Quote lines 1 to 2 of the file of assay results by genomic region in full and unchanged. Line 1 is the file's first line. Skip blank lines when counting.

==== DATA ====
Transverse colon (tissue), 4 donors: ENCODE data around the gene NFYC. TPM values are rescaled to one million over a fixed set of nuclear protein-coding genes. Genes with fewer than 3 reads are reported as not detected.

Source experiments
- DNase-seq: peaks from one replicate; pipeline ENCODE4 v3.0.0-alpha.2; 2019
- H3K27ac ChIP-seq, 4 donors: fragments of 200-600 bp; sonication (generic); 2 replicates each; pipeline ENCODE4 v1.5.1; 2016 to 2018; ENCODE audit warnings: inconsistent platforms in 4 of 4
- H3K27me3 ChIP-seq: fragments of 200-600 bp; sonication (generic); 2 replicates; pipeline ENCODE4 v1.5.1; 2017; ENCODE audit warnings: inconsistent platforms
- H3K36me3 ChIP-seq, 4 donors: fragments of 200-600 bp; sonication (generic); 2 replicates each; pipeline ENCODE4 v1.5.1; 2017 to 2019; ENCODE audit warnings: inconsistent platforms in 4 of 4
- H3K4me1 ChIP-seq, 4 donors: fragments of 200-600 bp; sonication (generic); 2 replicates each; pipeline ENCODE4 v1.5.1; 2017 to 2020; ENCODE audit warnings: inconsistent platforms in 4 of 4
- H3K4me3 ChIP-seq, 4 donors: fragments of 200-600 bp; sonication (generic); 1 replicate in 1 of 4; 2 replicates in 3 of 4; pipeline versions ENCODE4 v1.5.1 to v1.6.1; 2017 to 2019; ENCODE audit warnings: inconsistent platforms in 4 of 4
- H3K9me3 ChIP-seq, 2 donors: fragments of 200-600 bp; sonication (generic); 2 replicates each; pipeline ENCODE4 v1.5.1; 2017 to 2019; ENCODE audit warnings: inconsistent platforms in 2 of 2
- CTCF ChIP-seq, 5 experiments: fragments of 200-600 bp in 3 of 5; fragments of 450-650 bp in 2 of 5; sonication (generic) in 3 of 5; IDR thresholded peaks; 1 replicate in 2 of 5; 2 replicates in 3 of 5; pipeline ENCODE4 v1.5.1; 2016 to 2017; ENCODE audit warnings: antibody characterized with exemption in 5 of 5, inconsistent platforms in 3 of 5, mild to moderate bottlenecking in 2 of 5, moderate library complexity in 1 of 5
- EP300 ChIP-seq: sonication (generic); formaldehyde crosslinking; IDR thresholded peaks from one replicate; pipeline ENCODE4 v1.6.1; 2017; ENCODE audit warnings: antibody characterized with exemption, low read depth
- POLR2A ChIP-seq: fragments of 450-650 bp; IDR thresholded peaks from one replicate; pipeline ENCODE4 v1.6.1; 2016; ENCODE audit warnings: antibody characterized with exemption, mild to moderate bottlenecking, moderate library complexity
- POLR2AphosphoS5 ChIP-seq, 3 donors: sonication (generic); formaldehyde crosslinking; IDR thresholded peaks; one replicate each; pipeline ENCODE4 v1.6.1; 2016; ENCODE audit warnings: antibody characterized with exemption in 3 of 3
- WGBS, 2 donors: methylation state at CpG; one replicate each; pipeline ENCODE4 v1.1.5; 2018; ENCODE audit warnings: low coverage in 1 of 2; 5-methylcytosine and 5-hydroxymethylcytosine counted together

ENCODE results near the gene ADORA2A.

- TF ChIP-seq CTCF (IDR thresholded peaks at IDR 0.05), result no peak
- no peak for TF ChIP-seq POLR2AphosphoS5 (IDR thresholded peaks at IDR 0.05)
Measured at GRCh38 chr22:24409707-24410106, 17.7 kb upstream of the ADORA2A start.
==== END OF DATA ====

Transverse colon (tissue), 4 donors: ENCODE data around the gene NFYC. TPM values are rescaled to one million over a fixed set of nuclear protein-coding genes. Genes with fewer than 3 reads are reported as not detected.

Source experiments